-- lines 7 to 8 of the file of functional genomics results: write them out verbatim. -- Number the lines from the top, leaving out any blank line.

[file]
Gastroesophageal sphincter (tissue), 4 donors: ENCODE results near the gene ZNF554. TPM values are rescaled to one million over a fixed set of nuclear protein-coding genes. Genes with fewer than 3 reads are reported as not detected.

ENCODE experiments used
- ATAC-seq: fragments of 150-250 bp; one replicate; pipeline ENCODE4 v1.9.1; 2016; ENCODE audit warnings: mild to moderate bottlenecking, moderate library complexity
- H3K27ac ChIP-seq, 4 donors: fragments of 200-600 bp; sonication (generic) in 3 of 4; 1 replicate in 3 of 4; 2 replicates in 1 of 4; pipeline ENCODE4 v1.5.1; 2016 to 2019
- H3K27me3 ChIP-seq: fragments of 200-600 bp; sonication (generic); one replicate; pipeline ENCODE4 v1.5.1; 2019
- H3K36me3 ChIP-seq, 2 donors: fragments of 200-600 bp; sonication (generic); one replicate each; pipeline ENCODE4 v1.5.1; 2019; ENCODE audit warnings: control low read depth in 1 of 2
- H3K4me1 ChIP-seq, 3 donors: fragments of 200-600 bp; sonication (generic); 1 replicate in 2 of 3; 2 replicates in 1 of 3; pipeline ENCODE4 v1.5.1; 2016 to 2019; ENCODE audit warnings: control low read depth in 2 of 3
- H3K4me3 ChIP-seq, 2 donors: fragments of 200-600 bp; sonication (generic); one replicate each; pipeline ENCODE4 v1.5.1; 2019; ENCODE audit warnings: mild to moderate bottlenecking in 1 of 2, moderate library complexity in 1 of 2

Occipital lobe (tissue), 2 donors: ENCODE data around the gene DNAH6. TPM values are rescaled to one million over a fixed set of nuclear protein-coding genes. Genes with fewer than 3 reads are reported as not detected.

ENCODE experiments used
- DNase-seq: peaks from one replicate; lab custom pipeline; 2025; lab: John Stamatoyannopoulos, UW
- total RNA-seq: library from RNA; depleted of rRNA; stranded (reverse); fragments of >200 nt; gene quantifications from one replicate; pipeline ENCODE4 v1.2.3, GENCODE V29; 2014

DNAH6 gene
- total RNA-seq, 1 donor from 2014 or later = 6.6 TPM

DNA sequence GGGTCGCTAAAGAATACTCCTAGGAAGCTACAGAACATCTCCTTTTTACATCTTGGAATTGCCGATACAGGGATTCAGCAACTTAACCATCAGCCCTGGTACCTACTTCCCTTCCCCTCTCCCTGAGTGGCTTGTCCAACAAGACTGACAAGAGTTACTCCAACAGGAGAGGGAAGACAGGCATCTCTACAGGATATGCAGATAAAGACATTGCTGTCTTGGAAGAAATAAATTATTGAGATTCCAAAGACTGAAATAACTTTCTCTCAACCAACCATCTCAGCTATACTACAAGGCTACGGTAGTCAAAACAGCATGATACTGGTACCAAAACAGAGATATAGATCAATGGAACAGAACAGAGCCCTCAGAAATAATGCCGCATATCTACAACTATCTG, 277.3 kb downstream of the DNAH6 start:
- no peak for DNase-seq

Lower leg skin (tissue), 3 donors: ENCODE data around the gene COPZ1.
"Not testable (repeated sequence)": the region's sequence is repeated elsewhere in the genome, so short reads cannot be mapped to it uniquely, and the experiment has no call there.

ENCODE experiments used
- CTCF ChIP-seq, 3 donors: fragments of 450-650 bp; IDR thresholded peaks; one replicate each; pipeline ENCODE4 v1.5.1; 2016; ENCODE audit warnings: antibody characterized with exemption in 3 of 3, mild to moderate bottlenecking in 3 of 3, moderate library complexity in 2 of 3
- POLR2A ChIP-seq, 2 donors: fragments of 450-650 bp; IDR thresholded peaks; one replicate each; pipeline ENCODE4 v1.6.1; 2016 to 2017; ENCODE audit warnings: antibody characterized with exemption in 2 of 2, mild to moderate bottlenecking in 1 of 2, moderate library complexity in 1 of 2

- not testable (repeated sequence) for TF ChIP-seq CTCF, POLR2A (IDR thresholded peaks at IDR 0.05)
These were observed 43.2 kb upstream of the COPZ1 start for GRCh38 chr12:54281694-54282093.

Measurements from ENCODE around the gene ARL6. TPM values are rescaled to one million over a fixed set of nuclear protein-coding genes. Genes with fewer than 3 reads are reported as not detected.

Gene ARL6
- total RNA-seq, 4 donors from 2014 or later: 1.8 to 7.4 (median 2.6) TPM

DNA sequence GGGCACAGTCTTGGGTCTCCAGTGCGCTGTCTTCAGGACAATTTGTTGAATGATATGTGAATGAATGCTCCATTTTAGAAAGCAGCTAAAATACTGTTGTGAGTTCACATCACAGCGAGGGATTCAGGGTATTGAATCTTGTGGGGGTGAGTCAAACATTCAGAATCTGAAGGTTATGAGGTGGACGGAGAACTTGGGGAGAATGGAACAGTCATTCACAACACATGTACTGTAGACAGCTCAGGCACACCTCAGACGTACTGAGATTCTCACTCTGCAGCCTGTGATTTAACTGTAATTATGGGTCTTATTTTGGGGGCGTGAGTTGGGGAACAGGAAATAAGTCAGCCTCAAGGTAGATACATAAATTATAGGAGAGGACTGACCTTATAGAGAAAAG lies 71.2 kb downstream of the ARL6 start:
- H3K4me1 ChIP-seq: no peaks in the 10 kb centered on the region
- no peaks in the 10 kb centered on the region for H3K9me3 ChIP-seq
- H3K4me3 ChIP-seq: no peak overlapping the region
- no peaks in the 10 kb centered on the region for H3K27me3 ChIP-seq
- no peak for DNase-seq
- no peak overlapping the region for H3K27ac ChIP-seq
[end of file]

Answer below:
- H3K4me1 ChIP-seq, 3 donors: fragments of 200-600 bp; sonication (generic); 1 replicate in 2 of 3; 2 replicates in 1 of 3; pipeline ENCODE4 v1.5.1; 2016 to 2019; ENCODE audit warnings: control low read depth in 2 of 3
- H3K4me3 ChIP-seq, 2 donors: fragments of 200-600 bp; sonication (generic); one replicate each; pipeline ENCODE4 v1.5.1; 2019; ENCODE audit warnings: mild to moderate bottlenecking in 1 of 2, moderate library complexity in 1 of 2